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Lord Jim at Home

Foreword by Moshfegh
Published by McNally Editions
Distributed by Simon & Schuster

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About The Book

“A ferocious comedy of middle-class dysfunction . . . published to controversy in 1973 . . . A masterpiece.” —Claire Allfree, The Telegraph

When Dinah Brooke’s second novel, Lord Jim at Home, was first published in 1973, it was described as “squalid and startling,” “nastily horrific,” and a “monstrous parody” of upper-middle class English life. It is the story of Giles Trenchard, who grows up isolated in an atmosphere of privilege and hidden violence; who goes to war, and returns; and then, one day—like the hero of Joseph Conrad's classic Lord Jim—commits an act that calls his past, his character, his whole world into question.

Out of print for nearly half a century (and never published in the United States), Lord Jim at Home reveals a daring writer long overdue for reappraisal, whose work has retained all its originality and power. As Ottessa Moshfegh writes in her foreword to this new edition, Brooke evokes childhood vulnerability and adult cruelty “in a way that nice people are too polite to admit they understand.”

About The Author

Dinah Brooke left Cheltenham Ladies’ College at sixteen to go to Paris, where she studied sculpture and Greek. She read English at Oxford, attended film school in London, briefly worked for a documentary film company, and spent a year in Greenwich Village. Back in London, she married, had twins, and, in the early 1970s, published four critically acclaimed novels. In 1975, she took sannyas, was given the new name Ma Prem Pankaja by Bhagwan Shree Rajneesh, and lived for the next six years in his ashram in Poona, India. She returned to London in 1981, where she lives today.w

Product Details

  • Publisher: McNally Editions (October 3, 2023)
  • Length: 264 pages
  • ISBN13: 9781946022646

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Raves and Reviews

“If it weren’t such a pleasure to read, I’d say that Lord Jim at Home—read by a novelist, like me—was an instrument of torture. It’s that good.”

– Ottessa Moshfegh, from the Foreword

“[A] brilliant forgotten novelist . . . [a] superb book . . . a ferocious comedy of middle-class dysfunction, [it] was published to controversy in 1973 . . . Rich in grotesquerie, including several comically repulsive sex scenes, it has the unhinged realism of a fairground mirror . . . Lord Jim at Home is a masterpiece.”

– Claire Allfree, The Telegraph

"A classic that has lain dormant for fifty years. Ahead of its time, and now looking timeless, it has resurfaced with éclat. It is short and shocking . . . [an] alarming, accomplished tale."

– Margaret Drabble, Times Literary Supplement

“This gripping tale of power, cruelty and all the consequences—the title’s reference to Joseph Conrad’s novel hints at the themes—was first published in 1973, and it seems extraordinary that it has been largely forgotten until now . . . This novel [is] full of horrors but energetic, funny and tense as a spring . . . Lord Jim at Home, inspired by a real story but full of the kind of truth only fiction can deliver, plants its devilish brilliance deep in the reader and won’t let go.”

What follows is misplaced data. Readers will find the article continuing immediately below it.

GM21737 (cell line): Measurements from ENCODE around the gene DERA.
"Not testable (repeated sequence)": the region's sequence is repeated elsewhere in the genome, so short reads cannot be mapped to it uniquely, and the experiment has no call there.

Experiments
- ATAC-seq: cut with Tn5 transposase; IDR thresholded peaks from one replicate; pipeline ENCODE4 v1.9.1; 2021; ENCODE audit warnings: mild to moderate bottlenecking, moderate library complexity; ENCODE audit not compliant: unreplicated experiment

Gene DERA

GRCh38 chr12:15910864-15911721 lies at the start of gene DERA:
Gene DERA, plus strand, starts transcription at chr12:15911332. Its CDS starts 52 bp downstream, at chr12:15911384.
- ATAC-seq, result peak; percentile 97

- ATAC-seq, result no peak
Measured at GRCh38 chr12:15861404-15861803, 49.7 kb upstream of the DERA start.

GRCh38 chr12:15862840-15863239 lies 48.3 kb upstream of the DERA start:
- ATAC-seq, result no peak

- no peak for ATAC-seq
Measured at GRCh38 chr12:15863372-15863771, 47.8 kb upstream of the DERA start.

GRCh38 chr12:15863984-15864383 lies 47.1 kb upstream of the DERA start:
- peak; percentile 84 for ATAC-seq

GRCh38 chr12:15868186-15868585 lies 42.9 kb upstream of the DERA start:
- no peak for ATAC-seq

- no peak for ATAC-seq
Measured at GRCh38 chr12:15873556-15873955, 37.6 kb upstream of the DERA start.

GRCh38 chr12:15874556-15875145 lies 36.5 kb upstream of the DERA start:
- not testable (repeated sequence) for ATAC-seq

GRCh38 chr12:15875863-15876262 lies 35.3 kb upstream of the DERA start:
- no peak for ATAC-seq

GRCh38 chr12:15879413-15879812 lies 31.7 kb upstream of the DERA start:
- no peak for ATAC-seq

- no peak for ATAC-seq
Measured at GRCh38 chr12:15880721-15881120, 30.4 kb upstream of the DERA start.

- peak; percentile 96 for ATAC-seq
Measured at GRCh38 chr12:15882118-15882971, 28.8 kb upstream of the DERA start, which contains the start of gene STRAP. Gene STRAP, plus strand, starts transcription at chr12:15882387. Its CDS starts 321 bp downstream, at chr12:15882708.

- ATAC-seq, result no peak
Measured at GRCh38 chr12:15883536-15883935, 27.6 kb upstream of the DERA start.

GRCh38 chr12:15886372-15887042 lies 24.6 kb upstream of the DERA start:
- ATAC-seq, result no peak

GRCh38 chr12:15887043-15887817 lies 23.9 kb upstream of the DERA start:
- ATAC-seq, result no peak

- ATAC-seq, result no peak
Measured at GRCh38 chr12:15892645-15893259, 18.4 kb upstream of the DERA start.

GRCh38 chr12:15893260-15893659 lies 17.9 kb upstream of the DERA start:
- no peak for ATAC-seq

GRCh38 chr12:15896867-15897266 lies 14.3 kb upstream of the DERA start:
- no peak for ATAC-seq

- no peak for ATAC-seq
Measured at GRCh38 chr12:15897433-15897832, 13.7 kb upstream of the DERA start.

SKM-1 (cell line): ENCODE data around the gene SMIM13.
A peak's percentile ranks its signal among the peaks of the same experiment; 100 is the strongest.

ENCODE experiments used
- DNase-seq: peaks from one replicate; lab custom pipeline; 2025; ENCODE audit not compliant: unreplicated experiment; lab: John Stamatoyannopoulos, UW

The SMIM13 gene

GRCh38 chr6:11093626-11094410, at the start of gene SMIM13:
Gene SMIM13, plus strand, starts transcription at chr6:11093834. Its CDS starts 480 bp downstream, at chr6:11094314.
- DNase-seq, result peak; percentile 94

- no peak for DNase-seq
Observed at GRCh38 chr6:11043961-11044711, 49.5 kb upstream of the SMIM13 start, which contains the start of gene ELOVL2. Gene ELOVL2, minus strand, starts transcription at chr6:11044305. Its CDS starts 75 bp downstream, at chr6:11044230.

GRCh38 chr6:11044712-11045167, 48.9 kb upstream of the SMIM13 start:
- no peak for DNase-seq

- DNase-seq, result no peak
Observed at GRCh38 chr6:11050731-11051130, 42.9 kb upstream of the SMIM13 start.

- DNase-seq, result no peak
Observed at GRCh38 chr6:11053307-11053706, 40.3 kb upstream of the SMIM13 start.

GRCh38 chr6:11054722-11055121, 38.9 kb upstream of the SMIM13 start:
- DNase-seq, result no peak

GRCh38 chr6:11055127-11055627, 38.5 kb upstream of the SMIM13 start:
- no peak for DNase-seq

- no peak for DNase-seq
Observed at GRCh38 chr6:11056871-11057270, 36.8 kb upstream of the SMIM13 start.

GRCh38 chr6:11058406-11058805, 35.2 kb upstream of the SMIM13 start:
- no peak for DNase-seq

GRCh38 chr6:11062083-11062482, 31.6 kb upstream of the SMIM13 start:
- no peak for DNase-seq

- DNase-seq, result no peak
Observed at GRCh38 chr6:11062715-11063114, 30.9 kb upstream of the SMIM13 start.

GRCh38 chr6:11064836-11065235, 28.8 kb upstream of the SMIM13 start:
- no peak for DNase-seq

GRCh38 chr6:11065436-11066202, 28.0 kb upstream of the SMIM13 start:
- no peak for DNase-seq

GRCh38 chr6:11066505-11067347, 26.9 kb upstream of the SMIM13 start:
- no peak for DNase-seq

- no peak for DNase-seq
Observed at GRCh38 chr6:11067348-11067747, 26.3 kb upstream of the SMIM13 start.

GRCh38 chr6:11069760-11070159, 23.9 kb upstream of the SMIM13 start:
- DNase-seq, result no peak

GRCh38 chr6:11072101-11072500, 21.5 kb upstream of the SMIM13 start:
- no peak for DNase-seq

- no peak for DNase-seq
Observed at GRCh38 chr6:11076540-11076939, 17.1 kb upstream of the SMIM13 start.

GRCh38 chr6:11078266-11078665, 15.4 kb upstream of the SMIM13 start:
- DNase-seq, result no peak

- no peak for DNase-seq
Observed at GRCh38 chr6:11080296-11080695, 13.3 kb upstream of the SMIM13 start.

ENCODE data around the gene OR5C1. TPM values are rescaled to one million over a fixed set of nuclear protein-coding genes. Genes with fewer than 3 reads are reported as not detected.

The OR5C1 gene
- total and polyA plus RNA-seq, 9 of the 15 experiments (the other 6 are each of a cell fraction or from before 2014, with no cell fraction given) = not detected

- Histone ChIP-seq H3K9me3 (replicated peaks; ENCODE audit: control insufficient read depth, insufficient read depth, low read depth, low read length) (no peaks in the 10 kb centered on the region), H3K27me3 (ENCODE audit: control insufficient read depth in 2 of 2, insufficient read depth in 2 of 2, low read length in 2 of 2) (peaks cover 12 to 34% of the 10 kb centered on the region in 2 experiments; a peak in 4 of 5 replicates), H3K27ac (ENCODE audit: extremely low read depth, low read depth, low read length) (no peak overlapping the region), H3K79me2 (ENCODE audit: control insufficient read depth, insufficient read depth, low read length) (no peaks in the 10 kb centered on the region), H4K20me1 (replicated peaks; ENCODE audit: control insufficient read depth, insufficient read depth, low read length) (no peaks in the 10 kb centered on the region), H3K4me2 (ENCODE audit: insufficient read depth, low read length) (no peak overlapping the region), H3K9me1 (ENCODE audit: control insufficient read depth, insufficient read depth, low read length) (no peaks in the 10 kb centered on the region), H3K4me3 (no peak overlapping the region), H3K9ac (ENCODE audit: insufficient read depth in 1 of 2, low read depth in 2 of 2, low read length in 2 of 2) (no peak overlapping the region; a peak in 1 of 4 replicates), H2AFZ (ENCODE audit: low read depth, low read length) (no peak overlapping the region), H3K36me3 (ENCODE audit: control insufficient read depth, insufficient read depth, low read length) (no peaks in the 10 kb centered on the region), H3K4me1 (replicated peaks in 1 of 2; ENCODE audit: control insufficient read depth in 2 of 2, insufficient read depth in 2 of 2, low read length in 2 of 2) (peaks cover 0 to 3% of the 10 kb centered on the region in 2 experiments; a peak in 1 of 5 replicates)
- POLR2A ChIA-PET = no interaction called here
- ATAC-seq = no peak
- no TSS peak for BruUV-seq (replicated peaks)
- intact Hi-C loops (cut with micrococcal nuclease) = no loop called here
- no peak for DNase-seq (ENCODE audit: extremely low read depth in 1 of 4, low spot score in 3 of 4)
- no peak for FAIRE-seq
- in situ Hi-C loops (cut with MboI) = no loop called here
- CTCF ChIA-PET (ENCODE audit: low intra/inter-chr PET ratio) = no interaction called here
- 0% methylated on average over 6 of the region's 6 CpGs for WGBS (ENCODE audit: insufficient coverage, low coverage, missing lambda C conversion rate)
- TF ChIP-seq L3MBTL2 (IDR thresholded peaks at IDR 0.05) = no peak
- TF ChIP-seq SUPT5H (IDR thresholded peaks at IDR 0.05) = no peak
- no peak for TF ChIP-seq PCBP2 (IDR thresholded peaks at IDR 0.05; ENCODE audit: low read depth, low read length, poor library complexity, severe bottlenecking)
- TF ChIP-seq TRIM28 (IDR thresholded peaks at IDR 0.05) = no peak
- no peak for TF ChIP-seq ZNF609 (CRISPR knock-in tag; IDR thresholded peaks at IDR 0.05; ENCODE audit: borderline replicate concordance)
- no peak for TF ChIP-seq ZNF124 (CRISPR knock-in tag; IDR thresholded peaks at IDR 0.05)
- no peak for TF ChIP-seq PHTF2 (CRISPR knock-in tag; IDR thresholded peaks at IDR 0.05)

– John Self, The Guardian

"How bracing to read something as odd, nasty, unpredictable, funny and just downright different as Lord Jim at Home . . . A perfect martini with a razor blade at the bottom of the glass."

– Jayne Taylor, The Times

"Lord Jim at Home . . . dwells unflinchingly, sometimes gleefully, on the way that scandal washes over a community, and the sorrow and schadenfreude that follow in its wake . . . Brooke has a limpid, assured style: cruel, yes, but not detached or apathetic . . . It’s frigid fun."

– Dan Piepenbring, Harper's

"Brooke’s 1973 novel, first published in the U.K., presents a stinging portrait of an upper middle class British family . . . Her wide-eyed view of the dark side of the privileged class is as startling today as it was a half-century ago."

Publishers Weekly

"You can see why Ottessa Moshfegh is a fan of Dinah Brooke’s pitch-black 1973 novel Lord Jim at Home. A nihilistic satire on upper-class Englishness and emotional violence, it’s shocking and brilliant."

The Guardian, 2023’s Biggest New Books

“A reissued novel from 1973, and the world might finally be more ready for it. Giles Trenchard is the protagonist and—like Edward St Aubyn’s Patrick Melrose—is born into privilege and an atmosphere of hidden violence. After boarding school and the Navy, he finds himself adrift like the hero of Conrad’s Lord Jim, and commits a shocking act. Emphatically not for the faint-hearted.”

– Alex Peake-Tomkinson, Evening Standard

“An unmissable rediscovery from 1973, Lord Jim at Home by Dinah Brooke, turns a cold eye on the family dysfunction of the English upper class. Through scalpel-sharp prose and bitter comedy it lays bare the darkest human impulses.”

– Justine Jordan, The Guardian, Best Books of 2023

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